Lantana plants are tough flowering annuals or perennials. They thrive in hot, sunny locations and are drought tolerant once established. Wilting lantana plants may simply need a bit more moisture than they are getting or there may be another underlying cause. If your lantana bush is dying, it is important to check the soil and get a good look at the plant to rule out any insect or disease issues. Lantanas are resilient plants with a full season’s beautiful flowers but even the hardiest specimens can be prey to pest and disease problems or simply cultural inconsistencies.
Is My Lantana Dying?
Lantana plants are sun-loving plants with colorful flowers that undergo several hue changes as they mature. Many of the plants also produce bluish black fleshy fruits which can be poisonous in large quantities. If your lantana plant is drooping you may wonder, “is my lantana dying?” In most cases, the cause is easy to deduce and getting the plant back on track should just take a little time and TLC.
It can often be hard to tell what is going wrong with an ailing plant. The proper situation for lantana plants is in full sun, in well-draining, organic rich soil and with average moisture. Wilting lantana plants may need a bit more water than you are giving them. While they are drought tolerant once mature, they still require deep watering from the base of the plant once per week in the summer.
Container plants should have good drainage holes for excess water to leach out of. In the absence of good drainage, root rot is common and can cause a lantana plant wilting. Even if the plant is looking a bit peaked, it can still be salvaged by good watering practices and a soil change if the medium in which they grow doesn’t drain well.
Common Causes of Lantana Plant Wilting
Whiteflies are common pests on lantana. They leave a sticky substance, called honeydew, which promotes the formation of sooty mold on leaves. If the plant’s leaves are sticky or have blackish gray fungal growth on them, this could be the cause of wilting. The leaves should be washed clean and sprayed with horticultural soap to deter these flying pests. With consistent application and clean bursts of water, the plant should return to its robust self quickly.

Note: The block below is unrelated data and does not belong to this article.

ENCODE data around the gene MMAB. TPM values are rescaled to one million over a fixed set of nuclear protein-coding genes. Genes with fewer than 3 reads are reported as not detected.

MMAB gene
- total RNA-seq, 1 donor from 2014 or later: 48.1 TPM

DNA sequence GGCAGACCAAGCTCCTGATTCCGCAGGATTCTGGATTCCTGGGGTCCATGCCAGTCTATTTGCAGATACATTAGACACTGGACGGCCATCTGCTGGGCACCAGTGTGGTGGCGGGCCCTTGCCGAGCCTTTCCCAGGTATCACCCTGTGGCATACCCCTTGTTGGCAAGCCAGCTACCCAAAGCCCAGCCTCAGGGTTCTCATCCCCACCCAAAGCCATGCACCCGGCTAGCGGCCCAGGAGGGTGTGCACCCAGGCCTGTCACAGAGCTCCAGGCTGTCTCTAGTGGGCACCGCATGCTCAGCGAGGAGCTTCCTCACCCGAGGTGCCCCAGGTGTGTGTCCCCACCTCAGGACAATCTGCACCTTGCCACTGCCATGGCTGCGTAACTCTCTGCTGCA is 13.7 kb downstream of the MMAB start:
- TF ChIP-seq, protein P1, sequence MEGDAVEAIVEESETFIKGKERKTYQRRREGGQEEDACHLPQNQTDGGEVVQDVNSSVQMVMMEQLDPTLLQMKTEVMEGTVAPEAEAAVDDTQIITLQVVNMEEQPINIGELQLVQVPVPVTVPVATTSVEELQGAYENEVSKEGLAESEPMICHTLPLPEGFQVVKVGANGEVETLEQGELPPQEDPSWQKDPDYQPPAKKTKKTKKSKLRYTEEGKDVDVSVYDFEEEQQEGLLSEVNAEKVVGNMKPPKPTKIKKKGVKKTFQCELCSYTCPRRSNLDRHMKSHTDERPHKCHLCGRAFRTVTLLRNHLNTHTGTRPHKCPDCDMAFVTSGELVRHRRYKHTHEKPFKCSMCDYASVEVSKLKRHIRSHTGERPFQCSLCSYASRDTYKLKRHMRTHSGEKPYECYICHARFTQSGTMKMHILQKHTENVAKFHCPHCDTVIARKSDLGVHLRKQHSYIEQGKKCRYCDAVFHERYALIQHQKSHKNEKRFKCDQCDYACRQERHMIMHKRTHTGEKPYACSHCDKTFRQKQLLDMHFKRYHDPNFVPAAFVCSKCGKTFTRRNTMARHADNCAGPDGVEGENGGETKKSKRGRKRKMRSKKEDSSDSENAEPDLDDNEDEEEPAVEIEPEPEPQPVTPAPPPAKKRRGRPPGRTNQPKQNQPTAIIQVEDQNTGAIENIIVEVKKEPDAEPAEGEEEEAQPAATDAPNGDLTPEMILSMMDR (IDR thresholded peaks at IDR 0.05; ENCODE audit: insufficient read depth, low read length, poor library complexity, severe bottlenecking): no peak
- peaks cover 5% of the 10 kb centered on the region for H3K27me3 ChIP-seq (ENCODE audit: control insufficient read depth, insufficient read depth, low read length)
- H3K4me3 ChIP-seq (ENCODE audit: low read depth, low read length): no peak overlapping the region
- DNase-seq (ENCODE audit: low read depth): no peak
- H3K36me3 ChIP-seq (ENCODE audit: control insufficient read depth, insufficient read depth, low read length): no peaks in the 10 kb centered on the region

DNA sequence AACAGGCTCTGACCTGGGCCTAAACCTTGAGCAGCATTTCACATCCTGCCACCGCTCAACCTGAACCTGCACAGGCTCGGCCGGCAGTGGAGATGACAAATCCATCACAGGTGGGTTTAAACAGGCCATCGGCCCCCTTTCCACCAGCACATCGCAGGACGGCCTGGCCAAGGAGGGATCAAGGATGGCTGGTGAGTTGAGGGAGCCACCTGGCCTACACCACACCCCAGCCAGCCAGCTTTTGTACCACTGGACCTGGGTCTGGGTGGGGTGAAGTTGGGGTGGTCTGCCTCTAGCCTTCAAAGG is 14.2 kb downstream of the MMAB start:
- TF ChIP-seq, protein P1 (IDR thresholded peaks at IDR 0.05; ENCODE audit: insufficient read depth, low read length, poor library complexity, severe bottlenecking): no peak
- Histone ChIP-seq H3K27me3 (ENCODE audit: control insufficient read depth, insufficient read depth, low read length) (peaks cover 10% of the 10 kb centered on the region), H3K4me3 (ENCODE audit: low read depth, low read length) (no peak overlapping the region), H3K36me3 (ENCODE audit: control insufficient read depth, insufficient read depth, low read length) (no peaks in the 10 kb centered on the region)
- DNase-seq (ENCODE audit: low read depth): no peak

Leaf miners are also a common pest of lantana. The larvae live and feed within the leaves, reducing foliar health and may be why your lantana plant is drooping.
The lantana lace bug is another insect pest that damages its foliage, causing discoloration and wilting or dropping of the plant. Many beneficial insects feed on lace bug pests. Insecticidal soap and neem oil sprays may also help.
Diseases are generally fungal. Excess moisture and warm temperatures encourage spore formation. Botrytis blight, a common ornamental fungal disease, causes drooping, discoloration, and can make it look like a lantana bush is dying. Prune out infected tissue and avoid overhead watering.
Rust fungus also may be a problem.
Container plants will often recover if repotted. Choose a good potting soil and container with drainage holes. Sometimes plants do not have good root to soil contact and are not getting enough nutrition or moisture. Spread out the roots gently and press soil around them. Water after repotting.
In-ground plants can be replanted as well. Check soil nutrient levels and adjust for drainage if the area is clay and tends to form puddles rather than percolate down to the roots of plants. Usually, if you work in a good amount of well-rotted compost or leaf litter into the soil, the drainage will improve while adding natural nutrients to feed the lantana.
Iron deficiencies, lack of potassium, calcium, or phosphorus can cause leaf drooping. Test soil and use an appropriate fertilizer to amend nutrient deficiencies. Once soil is at a good level, provide water and keep an eye on the plant. In most cases, if nutrient levels have been adjusted, the plant will recover quickly.